Rushing to finish my Thanksgiving cooking list, Pumpkin Pie, Frosted Apple Pie Slices, Sweet-potato Puff, and a bowl of Romaine Crunchy Salad, I skidded out of control.
I hit the first curve when Shep reported on Fox News, “Just in! ALL Romaine lettuce – RECALLED!”
Yikes! Hubby ran to Wal-Mart to return two packages of Romaine bought for Thanksgiving’s Romaine Crunchy Salad. I ran to our favorite neighborhood grocer for gourmet lettuce to replace Romaine.
Then, as I rushed to whip the sweet potatoes with my KitchenAid, I flipped the speed to high with my left hand and I pulled the lock lever to lock the mixing bowl with my right hand. Unfortunately, I had not seated the bowl into the locking groove at the bottom of the mixer stand.
My sweet potatoes went flying. The bowl flipped and wedged against its base at a 45-degree angle. The motor froze.
I panicked, of course. Fortunately hubby saw this as an opportunity to employ his engineering skills and ran to the garage for tools.
I know the article held a matter of importance to the person who clipped it because it’s laminated with plastic for preservation. Reading it is like seeing a rainbow – a gleaming light – at the end of the tunnel.
Chicago columnist Frank Charles Laubach, who lived to be 85, offers his perspective on growing old, with a smile.
With tongue in cheek, he substantiates the premise that —at any age — our well-being is merely a state of mind.
Life Begins at 80 by Frank Laubach
I have good news for you. The first 80 years are the hardest. The second 80 are a succession of birthday parties.
Once you reach 80, everyone wants to carry your baggage and help you up the steps. If you forget your name or anybody’s name, or an appointment, or your own telephone number, or promise to be three places at the same time, or can’t remember how many grandchildren you have, you need only explain that you are 80.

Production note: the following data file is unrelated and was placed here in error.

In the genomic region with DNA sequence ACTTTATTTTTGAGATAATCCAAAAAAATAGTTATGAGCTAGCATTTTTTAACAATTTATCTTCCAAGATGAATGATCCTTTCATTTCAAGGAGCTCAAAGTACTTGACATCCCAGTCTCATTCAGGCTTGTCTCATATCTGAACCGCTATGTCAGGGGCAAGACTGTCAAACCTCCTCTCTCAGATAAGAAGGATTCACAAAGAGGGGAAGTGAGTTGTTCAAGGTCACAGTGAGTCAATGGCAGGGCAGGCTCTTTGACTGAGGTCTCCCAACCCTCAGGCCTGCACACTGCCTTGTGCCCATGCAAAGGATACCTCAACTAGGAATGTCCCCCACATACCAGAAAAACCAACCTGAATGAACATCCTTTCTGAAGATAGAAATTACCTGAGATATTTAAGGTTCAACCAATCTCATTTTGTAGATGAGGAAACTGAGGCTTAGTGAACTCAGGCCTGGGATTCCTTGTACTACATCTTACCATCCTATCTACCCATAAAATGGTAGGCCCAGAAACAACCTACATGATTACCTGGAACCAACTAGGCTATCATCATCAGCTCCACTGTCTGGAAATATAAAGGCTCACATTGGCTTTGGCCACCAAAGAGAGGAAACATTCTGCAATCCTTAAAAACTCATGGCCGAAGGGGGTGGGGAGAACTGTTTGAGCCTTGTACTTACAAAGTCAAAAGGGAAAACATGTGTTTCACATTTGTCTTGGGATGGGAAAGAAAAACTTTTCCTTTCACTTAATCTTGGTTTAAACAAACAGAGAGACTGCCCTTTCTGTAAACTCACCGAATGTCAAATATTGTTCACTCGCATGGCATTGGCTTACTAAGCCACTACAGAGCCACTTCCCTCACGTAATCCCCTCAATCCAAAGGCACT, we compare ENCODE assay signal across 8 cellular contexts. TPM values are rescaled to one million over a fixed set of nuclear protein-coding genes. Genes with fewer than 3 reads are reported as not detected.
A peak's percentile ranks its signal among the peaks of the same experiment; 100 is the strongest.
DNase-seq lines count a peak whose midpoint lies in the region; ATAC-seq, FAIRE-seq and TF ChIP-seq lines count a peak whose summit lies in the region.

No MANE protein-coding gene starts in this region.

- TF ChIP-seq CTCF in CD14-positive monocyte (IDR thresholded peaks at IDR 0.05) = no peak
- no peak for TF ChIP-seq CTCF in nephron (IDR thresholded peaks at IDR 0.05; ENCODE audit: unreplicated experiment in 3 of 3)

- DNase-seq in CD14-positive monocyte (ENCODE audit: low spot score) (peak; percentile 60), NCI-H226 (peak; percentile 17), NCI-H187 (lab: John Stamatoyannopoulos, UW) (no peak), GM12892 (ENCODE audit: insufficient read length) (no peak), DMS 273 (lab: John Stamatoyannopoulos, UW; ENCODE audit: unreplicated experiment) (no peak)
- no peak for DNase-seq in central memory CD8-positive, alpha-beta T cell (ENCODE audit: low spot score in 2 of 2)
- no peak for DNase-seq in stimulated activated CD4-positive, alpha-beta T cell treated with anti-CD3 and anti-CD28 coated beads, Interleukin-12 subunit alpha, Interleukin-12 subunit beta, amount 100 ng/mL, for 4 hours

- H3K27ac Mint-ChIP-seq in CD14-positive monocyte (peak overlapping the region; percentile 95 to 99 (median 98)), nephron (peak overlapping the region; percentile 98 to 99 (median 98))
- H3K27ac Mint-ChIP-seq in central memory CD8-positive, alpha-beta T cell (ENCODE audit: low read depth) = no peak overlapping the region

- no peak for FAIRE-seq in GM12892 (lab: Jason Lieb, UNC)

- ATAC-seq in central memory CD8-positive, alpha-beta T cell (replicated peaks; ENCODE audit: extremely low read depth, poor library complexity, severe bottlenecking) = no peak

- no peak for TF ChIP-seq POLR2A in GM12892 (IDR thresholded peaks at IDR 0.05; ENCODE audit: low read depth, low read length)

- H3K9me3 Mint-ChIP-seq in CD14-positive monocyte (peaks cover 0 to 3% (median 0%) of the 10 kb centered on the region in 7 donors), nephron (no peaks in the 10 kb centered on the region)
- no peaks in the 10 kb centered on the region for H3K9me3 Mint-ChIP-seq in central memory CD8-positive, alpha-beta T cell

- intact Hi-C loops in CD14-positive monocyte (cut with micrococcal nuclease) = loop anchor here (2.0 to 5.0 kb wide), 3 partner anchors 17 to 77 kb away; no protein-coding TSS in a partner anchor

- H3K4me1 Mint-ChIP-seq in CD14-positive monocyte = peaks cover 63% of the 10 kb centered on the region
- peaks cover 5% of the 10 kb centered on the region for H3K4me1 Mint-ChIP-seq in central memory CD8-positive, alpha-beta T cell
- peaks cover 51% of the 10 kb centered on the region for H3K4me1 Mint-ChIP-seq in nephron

Being 80 is a lot better than being 70. At 70, people are mad at you for everything. At 80, you have a perfect excuse, no matter what you do. If you act foolishly, it’s your second childhood. Everybody is looking for symptoms of softening of the brain.
Being 70 is no fun at all. At that age, they expect you to retire to a house in Florida and complain about your arthritis and you ask everybody to stop mumbling because you can’t understand them. (Actually, your hearing is about 50 percent gone.)
If you survive until you are 80, everybody is surprised you are still alive. They treat you with respect just for having lived so long. Actually, they seem surprised you can walk and talk sensibly.
So please, folks, try to make it to 80. It’s the best time of life. People forgive you for anything. If you ask me, life begins at 80. —Frank Laubach
I attended a senior’s luncheon in Branson at a community center where luncheons always begin with announcements, the Pledge of Allegiance, prayer, and a joke.
Joke of the Day –
Two duffers were playing golf when an 80-year-old woman streaked across the greens in her birthday suit.
Golfer 1: Did you see that woman? Golfer 2: Yup! Golfer 1: What was she wearing? Golfer 2: Don’t know. Whatever it was, it needs ironing!
After lunch, Darrell and I played a round of golf. A few geese streaked across the greens in their birthday suits
There were goldfish in the pond and the sun was shining. Another lovely day in the Ozarks!
Laugh Out Loud
Trust you have friends to laugh-out-loud with, where you double over in laughter at least once a week. So … I was at a Chamber of Commerce meeting with a speaker from Google, speaking on Web options for small business enterprises.
As all fine public speakers, she punctuated her remarks with a joke. Q: What did the fish say when he ran into a wall? A: Dam.